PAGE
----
I remember what I wore on this exact day last year. Charcoal grey
stretchy yoga pants and black tank top. Raspberry Nikes and a matching sports bra (because all that really matters in life is matching your shoes and bra). Glasses. No socks. Seriously.
I’ve been thinking about this post for awhile now. But actually I’ve just been thinking that I don’t know what to write. Every time I try to think up something extraordinary all I can think about is what I wore on this exact day last year. The fact that I actually remember it: Impressive. #not
Just over a year ago the hus and I packed up base camp and moved alone to New Zealand so I could take a job at World Vision’s office here. On this exact day last year, we stepped foot off a 13-hour flight from LAX (me in my Nikes and glasses) to our new home. A week hasn’t passed without someone — here or at home or somewhere else in my digitally-connected world — asking what brought us to Middle Earth, besides our obvious fanaticism with hobbits and love for lamb chops. I tell them all the same thing: I got a job offer and why not!?
Having lived 8500 miles away from home for a year now I can, in hindsight, give you a hundred reasons why not. Why leaving home is a hard idea. Why you probably won’t get any visitors to your new home abroad. Why it will impolitely disrupt the peace in your marriage and why the lessons you’ll learn can pass for those “probably would’ve been fine without ’em” kind. Why “living in (insert foreign country here)” will always be “living away from home”. So why not.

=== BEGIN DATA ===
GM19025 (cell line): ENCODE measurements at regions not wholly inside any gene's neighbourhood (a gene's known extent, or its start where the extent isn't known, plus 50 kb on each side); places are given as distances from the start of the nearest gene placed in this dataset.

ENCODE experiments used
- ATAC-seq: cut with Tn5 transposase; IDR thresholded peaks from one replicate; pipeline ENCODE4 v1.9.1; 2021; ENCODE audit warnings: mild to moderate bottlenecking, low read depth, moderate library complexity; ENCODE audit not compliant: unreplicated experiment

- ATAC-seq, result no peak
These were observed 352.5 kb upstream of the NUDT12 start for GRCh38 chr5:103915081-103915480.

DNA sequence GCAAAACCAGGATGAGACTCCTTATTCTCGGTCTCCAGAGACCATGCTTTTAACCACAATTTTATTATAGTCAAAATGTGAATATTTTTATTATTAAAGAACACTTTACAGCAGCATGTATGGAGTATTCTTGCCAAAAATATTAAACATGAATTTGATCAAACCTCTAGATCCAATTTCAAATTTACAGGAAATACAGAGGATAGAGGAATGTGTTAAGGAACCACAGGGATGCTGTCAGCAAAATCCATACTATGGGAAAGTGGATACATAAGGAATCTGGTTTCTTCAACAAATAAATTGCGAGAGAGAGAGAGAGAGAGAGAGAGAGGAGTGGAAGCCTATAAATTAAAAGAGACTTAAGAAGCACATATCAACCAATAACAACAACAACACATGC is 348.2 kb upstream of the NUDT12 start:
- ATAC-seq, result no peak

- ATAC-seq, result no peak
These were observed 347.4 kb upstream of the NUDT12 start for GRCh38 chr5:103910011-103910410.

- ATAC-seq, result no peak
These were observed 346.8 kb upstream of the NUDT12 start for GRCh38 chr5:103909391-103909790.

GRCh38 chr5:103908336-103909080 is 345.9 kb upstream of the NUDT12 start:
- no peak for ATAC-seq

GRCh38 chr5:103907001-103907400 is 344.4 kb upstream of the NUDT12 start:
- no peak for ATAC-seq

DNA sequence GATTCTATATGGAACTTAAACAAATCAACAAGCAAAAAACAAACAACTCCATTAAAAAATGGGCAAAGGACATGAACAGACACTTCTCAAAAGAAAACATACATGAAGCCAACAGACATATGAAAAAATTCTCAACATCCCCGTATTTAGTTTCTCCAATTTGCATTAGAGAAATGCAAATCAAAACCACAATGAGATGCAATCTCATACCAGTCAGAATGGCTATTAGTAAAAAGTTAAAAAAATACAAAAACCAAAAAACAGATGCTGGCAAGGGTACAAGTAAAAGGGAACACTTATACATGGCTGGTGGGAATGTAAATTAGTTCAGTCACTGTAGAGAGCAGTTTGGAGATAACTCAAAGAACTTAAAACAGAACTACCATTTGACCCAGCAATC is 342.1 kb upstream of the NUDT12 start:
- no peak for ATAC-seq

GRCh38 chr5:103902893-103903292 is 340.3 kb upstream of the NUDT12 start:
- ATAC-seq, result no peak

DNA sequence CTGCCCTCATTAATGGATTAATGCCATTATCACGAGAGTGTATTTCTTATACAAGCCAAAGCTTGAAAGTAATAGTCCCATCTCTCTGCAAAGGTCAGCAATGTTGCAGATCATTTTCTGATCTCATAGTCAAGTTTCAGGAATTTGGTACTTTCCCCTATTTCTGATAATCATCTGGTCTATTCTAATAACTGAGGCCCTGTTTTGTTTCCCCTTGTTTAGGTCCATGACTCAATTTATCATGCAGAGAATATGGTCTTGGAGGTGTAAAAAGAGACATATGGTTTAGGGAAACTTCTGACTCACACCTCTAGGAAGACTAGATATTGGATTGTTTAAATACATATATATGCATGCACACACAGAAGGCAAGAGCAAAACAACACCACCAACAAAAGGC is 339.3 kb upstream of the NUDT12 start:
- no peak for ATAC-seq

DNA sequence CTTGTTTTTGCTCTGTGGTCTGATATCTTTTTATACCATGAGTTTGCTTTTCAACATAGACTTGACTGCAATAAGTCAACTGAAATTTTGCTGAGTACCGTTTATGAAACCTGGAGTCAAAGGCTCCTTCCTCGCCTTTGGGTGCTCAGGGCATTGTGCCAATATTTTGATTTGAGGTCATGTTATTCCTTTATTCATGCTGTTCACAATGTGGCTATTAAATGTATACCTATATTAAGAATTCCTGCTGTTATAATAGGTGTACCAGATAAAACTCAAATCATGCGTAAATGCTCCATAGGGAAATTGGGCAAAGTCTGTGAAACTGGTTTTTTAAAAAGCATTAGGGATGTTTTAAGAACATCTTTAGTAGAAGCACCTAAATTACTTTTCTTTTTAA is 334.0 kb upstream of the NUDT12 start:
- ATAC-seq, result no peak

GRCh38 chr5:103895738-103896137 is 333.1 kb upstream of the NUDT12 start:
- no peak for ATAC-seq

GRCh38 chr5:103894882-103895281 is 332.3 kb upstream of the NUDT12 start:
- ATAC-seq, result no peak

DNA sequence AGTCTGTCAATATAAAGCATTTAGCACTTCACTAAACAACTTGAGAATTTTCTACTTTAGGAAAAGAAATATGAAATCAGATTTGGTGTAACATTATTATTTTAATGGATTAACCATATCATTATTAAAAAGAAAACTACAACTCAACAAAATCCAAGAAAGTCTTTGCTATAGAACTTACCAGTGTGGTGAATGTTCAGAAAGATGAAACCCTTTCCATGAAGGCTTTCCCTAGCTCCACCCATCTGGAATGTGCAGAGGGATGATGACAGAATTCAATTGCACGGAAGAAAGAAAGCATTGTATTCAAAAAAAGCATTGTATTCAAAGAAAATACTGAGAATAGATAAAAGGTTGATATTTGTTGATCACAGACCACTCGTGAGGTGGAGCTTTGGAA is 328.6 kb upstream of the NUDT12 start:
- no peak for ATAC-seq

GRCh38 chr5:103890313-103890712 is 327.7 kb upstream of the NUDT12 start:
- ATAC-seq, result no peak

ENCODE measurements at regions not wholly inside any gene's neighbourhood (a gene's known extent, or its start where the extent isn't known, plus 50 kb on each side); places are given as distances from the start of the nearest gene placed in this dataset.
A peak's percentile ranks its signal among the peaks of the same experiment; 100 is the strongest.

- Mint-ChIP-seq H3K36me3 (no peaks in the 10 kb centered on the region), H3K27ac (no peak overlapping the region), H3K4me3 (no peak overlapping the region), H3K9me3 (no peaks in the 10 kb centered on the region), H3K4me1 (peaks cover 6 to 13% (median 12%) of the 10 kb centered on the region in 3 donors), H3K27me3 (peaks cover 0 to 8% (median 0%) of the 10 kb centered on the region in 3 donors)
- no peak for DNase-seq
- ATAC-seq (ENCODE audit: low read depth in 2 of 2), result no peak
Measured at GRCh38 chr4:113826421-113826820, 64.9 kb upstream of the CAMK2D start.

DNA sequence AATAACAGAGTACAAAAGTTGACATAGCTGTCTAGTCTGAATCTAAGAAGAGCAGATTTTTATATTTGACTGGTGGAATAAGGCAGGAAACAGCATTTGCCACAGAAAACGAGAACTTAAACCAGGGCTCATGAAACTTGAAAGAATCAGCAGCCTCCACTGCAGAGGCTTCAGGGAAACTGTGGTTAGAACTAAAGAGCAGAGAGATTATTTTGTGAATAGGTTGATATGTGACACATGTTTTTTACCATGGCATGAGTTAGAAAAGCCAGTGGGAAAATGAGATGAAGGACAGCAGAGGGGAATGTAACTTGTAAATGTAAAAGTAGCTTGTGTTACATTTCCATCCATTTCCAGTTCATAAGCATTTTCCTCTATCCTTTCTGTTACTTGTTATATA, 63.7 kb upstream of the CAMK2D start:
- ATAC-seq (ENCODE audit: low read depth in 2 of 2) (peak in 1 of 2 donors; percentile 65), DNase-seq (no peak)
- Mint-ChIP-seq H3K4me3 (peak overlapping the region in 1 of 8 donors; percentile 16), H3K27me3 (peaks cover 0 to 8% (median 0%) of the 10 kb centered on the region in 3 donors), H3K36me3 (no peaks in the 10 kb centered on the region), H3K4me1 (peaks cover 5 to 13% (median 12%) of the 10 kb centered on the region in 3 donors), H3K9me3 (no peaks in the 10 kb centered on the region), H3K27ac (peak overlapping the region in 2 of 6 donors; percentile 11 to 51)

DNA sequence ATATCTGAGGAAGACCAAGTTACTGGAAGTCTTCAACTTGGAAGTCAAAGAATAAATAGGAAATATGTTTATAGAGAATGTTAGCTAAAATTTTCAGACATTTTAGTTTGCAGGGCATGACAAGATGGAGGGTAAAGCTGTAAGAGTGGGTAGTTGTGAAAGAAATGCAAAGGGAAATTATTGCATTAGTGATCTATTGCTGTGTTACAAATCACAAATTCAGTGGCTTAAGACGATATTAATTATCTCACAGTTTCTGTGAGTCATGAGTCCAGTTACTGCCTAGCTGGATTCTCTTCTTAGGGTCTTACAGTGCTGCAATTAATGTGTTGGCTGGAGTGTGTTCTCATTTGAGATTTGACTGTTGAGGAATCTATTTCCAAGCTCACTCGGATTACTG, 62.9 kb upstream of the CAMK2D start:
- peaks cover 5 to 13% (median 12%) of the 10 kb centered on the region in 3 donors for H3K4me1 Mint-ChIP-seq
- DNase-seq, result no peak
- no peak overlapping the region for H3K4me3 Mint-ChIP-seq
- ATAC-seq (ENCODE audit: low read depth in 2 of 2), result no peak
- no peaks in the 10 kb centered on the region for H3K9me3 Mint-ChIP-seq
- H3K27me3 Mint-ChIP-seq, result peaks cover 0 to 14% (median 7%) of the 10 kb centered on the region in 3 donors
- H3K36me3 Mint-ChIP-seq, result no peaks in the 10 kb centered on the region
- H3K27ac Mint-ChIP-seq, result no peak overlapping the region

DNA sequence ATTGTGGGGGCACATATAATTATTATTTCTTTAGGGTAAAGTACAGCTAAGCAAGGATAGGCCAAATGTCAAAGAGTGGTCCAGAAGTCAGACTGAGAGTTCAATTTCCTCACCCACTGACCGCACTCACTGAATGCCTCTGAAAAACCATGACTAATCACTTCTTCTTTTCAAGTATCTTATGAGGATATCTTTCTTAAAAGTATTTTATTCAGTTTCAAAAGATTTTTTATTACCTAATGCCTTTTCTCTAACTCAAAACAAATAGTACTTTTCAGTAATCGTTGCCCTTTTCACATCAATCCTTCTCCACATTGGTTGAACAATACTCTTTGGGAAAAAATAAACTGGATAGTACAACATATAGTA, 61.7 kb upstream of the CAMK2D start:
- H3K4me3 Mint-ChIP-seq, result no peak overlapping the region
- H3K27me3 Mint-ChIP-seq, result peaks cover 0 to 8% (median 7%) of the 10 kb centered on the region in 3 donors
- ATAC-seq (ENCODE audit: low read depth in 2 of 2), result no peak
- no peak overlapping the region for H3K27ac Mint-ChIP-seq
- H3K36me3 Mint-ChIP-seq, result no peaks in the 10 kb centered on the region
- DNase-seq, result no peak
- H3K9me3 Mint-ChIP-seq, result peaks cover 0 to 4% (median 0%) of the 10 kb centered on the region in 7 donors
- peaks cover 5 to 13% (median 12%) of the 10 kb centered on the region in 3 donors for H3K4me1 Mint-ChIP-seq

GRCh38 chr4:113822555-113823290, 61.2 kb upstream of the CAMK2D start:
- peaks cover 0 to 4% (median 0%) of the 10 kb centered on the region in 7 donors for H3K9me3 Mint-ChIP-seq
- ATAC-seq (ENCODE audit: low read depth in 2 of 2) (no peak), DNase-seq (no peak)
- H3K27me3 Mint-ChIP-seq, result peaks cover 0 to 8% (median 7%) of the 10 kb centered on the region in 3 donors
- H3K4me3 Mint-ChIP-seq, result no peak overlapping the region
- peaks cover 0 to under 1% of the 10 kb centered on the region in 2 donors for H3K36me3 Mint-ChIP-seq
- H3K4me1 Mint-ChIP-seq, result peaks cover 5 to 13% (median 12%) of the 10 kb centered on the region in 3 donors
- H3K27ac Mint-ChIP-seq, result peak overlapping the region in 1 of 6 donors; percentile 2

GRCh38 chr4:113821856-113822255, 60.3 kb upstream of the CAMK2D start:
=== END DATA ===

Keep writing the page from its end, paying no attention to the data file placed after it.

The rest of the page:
At my last job I had this outstanding friend, a sort of mentor in a way, who felt it her duty to tell me all the things no one else will about child birth and other stuff — stitches, bleeding nipples, poop in your hair, oxytocin, the rifts it causes in your house, the way it tests your marriage. I knew she was doing it because no one else would. And I appreciated it.
Moving abroad is like having kids in the sense that you only hear a majority good things about it until you’re the one in it. Of course, it’s worth it. But no one tells you what to expect when you’re expecting to live away from home. This is my new purpose in life.
Getting off the plane in a new country that you’re going to call home is a wildly average experience, I can tell you. You’ll want it to be really exhilarating. But airports are like hospitals for the travelling. They signify new beginnings and endings. And you will have just come from, no doubt, a dreadfully teary ending. Those feelings of sadness in leaving everything you know behind won’t resolve from one airport to the next. Probably not even in the first year.
It’ll feel like this for a long time. Small things will make you cry. Like a text from home or an invitation to a wedding you won’t be able to attend. And you’ll need to upload as many beautiful pictures of your new country as often you can so friends and family can express their jealousy. All the while you’ll think to yourself “jealous of what? My new baby-sized apartment and ’92 barely running Honda Accord?”